• Bay Delta Conservation Plan documents delayed due to public comments:  “Plans for two huge water diversion tunnels in the Delta are being delayed, state officials announced Wednesday, because the plans need more work.  Nancy Vogel, spokeswoman for the California Department of Water Resources, said the delay in the $25 billion Bay Delta Conservation Plan was triggered by public comments submitted on the draft environmental impact report. The comments revealed that certain areas of the plan need additional study, although she could not yet say specifically what areas. ... ”  Read more from the Sacramento Bee here:  Delta water tunnel studies delayed due to public comments
  • State extends review of $25B BDCP; 30,000 pages not enough:  “Apparently 30,000 pages of environmental reviews and draft plans are not enough when it comes to the proposal to build two massive water tunnels in Northern California.  State officials announced Wednesday that more work is needed, signaling another delay in the biggest water supply project proposed in California in decades.  Backed by major urban and agricultural water districts, the project would change the way some Northern California supplies are sent south to the San Joaquin Valley and the Southland. … ”  Read more from the Los Angeles Times here:  State extends review of $25 billion Delta Plan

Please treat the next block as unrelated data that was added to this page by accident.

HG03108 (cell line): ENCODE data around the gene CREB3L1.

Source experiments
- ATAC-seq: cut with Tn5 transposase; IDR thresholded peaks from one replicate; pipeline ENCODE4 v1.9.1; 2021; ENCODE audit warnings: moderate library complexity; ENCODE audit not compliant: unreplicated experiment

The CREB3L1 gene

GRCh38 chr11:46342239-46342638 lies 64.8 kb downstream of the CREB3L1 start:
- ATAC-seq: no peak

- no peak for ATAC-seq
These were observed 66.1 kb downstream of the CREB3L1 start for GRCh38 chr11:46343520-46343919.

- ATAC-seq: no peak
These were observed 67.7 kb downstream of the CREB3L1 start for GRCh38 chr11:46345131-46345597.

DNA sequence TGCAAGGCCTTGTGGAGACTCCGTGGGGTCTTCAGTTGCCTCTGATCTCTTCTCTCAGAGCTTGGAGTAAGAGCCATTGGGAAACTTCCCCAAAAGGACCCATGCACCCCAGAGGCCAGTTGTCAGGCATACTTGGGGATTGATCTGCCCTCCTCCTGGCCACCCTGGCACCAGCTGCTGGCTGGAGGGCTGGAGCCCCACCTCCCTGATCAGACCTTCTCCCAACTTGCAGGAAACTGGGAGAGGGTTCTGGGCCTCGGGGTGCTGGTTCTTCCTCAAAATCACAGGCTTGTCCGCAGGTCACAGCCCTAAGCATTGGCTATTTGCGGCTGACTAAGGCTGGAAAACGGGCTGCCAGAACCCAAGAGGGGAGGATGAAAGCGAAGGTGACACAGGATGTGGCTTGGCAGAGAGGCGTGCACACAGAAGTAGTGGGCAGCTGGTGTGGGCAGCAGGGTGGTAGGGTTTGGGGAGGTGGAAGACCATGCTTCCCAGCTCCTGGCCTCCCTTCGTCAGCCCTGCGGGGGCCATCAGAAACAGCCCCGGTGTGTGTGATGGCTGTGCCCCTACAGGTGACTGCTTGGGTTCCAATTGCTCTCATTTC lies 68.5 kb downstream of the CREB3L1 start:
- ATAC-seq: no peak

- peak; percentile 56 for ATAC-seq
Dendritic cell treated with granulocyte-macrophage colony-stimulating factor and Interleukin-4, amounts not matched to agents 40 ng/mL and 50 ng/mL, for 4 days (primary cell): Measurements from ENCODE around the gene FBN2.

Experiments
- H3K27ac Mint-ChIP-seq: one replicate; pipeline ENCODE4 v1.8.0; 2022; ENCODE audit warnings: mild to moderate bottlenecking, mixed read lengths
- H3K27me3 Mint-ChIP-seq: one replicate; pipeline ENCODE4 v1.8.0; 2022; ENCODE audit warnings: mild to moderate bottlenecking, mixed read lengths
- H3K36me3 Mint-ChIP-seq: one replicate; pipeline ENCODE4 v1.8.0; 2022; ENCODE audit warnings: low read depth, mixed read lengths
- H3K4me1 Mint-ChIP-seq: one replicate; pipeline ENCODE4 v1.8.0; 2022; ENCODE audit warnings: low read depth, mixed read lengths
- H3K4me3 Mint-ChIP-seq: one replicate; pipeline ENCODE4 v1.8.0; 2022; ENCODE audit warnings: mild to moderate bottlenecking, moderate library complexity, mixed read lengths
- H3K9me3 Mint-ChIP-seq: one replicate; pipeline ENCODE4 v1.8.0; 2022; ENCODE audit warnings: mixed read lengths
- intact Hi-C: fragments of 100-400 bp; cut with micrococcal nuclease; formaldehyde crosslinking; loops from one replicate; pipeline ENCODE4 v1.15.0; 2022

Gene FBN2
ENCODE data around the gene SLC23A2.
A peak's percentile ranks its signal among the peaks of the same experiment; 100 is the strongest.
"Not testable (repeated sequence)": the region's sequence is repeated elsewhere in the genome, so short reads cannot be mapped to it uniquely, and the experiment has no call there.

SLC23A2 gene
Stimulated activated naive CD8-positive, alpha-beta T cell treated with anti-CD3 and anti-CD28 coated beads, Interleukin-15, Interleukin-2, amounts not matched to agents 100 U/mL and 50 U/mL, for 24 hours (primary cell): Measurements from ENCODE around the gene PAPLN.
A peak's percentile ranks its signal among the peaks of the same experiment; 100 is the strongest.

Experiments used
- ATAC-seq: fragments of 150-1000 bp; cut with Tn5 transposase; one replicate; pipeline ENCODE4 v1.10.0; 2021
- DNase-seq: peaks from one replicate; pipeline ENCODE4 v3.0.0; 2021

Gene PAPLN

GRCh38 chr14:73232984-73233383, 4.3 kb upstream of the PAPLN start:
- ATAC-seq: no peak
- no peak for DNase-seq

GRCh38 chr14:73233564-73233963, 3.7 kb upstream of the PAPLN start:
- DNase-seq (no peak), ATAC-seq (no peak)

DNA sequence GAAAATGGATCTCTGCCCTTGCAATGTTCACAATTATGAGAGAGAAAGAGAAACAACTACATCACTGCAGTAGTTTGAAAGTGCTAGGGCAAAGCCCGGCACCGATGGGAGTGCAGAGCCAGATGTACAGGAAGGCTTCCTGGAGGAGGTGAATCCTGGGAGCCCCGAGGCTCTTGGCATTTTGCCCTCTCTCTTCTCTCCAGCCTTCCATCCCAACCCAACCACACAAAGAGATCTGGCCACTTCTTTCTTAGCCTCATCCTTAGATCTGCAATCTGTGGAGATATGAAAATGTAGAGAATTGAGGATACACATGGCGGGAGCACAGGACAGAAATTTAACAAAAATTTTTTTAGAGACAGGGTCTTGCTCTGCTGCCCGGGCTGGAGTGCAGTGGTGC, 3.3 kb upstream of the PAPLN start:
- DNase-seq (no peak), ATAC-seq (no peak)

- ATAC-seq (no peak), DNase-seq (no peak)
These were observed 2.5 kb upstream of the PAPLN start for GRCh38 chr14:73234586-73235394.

• Judge won’t stop water for Klamath salmon:  “A federal judge Wednesday denied a request by irrigation suppliers in California’s Central Valley to stop emergency water releases intended to help salmon hundreds of miles away in the Klamath Basin survive the drought.  U.S. District Judge Lawrence J. O’Neill in Fresno, California, denied the temporary injunction sought by Westlands Water District and the San Luis & Delta-Mendota Water Authority. Westlands is the nation’s largest supplier of water for agricultural use. … ”  Read more from the Sacramento Bee here:  Judge won’t stop water for Klamath salmon